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10.5.10

Adcock and Skoraczewski at the Polish Embassy

This review is an Ionarts exclusive.


Cellist Dariusz Skoraczewski
The Embassy Series’ catchphrase is “Uniting People through Musical Diplomacy” – a fitting description for a concert that matched Poland’s most celebrated composer with one of America’s. Saturday night at the Embassy of the Republic of Poland, American pianist Michael Adcock and Polish cellist Dariusz Skoraczewski presented a program whose aim was to honor the 200th anniversary of the birth of Chopin and the 100th of Samuel Barber. It was a particularly touching concert considering national tensions in Poland following the loss of 94 Polish lives in Russia in an airplane accident last month, and indeed, the concert was dedicated to their memory. As thoughtfully conceived as the program was, it couldn’t make up for the fact that the Polish Embassy is, unfortunately, a terrible place to hear a concert. The space is quite dry, so much so that their baby grand piano sounds even shorter than it is, leaving not much room for warmth or richness of sound.

Opening the program with Chopin’s remarkable Ballade No. 4, Adcock unfortunately sounded as if he hadn’t warmed up. Perhaps the acoustic and piano were partly at fault, but the sound was thin, and the technical passagework muddled and occasionally messy. He became too affected too quickly in the gorgeous simplicity of the work’s opening, and the singing melodies were dull and ill-voiced. However, as soon as cellist Skoraczewski entered the program for their next work, Nocturne in E♭ major, op. 9, no. 2 (originally for piano), Adcock seemed to become more comfortable with the piano, or to have physically warmed up. His sound was instantly fuller for both the nocturne and the Polonaise brilliante in C Major, op. 3, and complimented Skoraczewski’s rich sound. Skoraczewski’s bel canto qualities and ornamentation were vocal and light. Of course, a cello is even better suited to mimic the human voice than a piano, and this famous nocturne undeniably agrees with the instrument. The musicians closed the Chopin first half of the program with that C major Polonaise brillante, in which the musicians realized their full potential as ensemble players. Their communication was effective, and their playing lithe and sensitive to the goings-on of one another.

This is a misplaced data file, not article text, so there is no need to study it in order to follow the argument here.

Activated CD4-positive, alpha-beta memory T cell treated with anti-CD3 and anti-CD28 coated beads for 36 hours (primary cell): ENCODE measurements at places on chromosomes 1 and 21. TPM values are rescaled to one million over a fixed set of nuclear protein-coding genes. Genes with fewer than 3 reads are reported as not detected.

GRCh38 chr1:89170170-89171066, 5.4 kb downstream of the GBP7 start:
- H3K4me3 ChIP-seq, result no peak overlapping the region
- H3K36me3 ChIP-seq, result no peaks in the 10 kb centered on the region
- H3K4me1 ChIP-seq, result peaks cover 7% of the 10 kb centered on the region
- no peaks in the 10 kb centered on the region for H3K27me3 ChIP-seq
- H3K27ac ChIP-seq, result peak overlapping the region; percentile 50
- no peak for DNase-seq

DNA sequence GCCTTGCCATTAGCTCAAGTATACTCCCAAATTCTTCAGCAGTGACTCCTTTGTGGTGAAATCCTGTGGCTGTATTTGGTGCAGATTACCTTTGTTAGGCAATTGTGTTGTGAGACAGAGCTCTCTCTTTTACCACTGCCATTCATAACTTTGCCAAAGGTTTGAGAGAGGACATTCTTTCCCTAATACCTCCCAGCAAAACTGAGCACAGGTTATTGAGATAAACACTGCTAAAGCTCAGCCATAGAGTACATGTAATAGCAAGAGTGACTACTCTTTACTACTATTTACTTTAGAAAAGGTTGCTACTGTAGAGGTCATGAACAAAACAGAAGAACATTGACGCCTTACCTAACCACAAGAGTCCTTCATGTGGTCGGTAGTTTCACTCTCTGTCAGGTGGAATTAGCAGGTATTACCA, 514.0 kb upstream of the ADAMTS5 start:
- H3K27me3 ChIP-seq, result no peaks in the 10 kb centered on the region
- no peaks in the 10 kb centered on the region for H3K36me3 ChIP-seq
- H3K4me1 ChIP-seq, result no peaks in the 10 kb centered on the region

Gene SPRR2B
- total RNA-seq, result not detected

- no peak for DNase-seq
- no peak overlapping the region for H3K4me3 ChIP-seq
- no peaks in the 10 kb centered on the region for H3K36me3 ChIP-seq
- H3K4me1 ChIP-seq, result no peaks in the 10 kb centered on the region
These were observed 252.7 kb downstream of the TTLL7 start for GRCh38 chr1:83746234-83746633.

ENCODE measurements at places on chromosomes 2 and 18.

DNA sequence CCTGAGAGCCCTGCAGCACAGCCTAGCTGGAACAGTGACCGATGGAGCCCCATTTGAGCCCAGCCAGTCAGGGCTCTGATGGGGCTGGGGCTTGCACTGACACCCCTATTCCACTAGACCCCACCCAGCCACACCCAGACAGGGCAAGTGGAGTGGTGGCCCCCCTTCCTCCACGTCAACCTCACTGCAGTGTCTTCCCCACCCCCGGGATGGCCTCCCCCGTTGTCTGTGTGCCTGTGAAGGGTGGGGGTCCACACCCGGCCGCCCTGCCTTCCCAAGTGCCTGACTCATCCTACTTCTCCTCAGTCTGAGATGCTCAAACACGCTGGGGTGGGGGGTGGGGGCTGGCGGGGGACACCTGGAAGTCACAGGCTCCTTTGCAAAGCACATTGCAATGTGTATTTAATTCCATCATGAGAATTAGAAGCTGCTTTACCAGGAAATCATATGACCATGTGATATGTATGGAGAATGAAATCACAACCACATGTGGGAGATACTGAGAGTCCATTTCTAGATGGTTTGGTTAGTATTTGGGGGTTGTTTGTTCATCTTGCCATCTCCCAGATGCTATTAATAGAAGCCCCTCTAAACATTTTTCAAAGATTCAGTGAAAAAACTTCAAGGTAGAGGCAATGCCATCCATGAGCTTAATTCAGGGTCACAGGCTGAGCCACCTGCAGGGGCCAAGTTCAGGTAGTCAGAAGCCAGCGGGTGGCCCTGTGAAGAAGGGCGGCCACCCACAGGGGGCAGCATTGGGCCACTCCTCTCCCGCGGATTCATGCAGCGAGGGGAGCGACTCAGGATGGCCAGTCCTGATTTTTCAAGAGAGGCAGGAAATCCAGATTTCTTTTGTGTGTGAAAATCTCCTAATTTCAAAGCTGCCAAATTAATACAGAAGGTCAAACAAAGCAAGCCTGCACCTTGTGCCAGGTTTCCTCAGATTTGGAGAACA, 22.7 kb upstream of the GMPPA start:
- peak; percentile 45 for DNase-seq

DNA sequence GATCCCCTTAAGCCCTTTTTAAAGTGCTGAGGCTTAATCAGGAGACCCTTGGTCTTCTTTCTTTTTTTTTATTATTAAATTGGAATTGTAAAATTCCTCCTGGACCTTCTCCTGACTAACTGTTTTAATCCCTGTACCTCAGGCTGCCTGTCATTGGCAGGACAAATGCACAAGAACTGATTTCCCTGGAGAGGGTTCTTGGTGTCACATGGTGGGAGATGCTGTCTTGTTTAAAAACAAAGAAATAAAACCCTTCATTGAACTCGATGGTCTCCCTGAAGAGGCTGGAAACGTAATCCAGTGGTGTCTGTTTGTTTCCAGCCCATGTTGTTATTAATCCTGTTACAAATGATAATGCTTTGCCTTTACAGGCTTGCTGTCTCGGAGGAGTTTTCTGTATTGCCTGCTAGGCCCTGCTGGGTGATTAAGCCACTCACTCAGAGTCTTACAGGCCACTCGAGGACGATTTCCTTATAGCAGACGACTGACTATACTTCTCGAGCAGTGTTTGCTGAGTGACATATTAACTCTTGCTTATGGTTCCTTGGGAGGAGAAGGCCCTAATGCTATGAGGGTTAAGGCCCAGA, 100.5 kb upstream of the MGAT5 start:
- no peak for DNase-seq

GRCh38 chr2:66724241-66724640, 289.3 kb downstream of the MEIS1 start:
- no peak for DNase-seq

The second half, devoted to Samuel Barber, began with two solo piano works, Nocturne, op. 33, and the third movement of Excursions, op. 20. As compared to the opening ballade, here Adcock was much more free and explored a more fertile sound from the piano. Both works, clearly influenced by the sounds (and genres) of Chopin, exploited the rolling and swelling capabilities of the piano and Adcock commendably fulfilled this. For a program that was arguably devoid of so-called “meat” (save perhaps the ballade), for the final work, Sonata for cello and piano in C minor, op. 6, the musicians were finally afforded the chance to really dig in, and did so. The players traveled from moments of Shostakovich influence to the Romantic sounds of Brahms and Chopin with ease. They were excellent collaborators, but, unfortunately, the acoustic made it near impossible to truly enjoy the music. Still though, it was a program with admirable sentiment behind it, and a pleasant evening from the Embassy Series.

The next concert in the Embassy Series season will feature violinist Rodolfo Vieira and pianist Diana Vieira at the residence of the Portuguese ambassador (May 14, 7 pm).

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